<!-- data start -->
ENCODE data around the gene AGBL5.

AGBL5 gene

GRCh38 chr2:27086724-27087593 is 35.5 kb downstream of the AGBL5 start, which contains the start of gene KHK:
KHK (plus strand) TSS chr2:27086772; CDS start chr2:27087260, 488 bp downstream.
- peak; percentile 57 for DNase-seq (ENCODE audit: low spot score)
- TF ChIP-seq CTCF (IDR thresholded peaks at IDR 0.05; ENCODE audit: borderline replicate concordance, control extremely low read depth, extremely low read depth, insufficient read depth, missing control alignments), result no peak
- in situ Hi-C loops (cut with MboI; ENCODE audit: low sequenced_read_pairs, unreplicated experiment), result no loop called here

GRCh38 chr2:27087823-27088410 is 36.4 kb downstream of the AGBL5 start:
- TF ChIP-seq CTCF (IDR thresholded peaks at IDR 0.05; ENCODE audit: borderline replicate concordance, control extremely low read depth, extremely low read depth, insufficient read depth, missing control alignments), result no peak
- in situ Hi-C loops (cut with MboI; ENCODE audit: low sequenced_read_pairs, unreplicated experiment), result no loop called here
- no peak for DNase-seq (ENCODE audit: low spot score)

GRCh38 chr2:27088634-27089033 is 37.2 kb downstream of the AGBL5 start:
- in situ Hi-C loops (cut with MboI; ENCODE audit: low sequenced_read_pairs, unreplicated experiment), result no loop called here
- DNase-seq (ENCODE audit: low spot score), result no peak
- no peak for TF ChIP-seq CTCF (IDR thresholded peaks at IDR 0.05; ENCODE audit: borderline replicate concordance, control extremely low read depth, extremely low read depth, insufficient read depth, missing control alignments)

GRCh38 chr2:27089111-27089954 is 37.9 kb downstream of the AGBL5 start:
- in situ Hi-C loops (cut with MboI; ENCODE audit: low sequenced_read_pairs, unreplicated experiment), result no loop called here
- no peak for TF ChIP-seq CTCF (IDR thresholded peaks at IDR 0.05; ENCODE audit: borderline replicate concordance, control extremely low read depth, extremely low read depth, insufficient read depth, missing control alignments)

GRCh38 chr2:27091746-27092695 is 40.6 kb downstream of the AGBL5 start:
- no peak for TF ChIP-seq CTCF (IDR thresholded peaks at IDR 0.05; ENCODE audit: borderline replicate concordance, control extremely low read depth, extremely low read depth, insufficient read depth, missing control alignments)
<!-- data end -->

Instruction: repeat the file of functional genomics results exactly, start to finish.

ENCODE data around the gene AGBL5.

AGBL5 gene

GRCh38 chr2:27086724-27087593 is 35.5 kb downstream of the AGBL5 start, which contains the start of gene KHK:
KHK (plus strand) TSS chr2:27086772; CDS start chr2:27087260, 488 bp downstream.
- peak; percentile 57 for DNase-seq (ENCODE audit: low spot score)
- TF ChIP-seq CTCF (IDR thresholded peaks at IDR 0.05; ENCODE audit: borderline replicate concordance, control extremely low read depth, extremely low read depth, insufficient read depth, missing control alignments), result no peak
- in situ Hi-C loops (cut with MboI; ENCODE audit: low sequenced_read_pairs, unreplicated experiment), result no loop called here

GRCh38 chr2:27087823-27088410 is 36.4 kb downstream of the AGBL5 start:
- TF ChIP-seq CTCF (IDR thresholded peaks at IDR 0.05; ENCODE audit: borderline replicate concordance, control extremely low read depth, extremely low read depth, insufficient read depth, missing control alignments), result no peak
- in situ Hi-C loops (cut with MboI; ENCODE audit: low sequenced_read_pairs, unreplicated experiment), result no loop called here
- no peak for DNase-seq (ENCODE audit: low spot score)

GRCh38 chr2:27088634-27089033 is 37.2 kb downstream of the AGBL5 start:
- in situ Hi-C loops (cut with MboI; ENCODE audit: low sequenced_read_pairs, unreplicated experiment), result no loop called here
- DNase-seq (ENCODE audit: low spot score), result no peak
- no peak for TF ChIP-seq CTCF (IDR thresholded peaks at IDR 0.05; ENCODE audit: borderline replicate concordance, control extremely low read depth, extremely low read depth, insufficient read depth, missing control alignments)

GRCh38 chr2:27089111-27089954 is 37.9 kb downstream of the AGBL5 start:
- in situ Hi-C loops (cut with MboI; ENCODE audit: low sequenced_read_pairs, unreplicated experiment), result no loop called here
- no peak for TF ChIP-seq CTCF (IDR thresholded peaks at IDR 0.05; ENCODE audit: borderline replicate concordance, control extremely low read depth, extremely low read depth, insufficient read depth, missing control alignments)

GRCh38 chr2:27091746-27092695 is 40.6 kb downstream of the AGBL5 start:
- no peak for TF ChIP-seq CTCF (IDR thresholded peaks at IDR 0.05; ENCODE audit: borderline replicate concordance, control extremely low read depth, extremely low read depth, insufficient read depth, missing control alignments)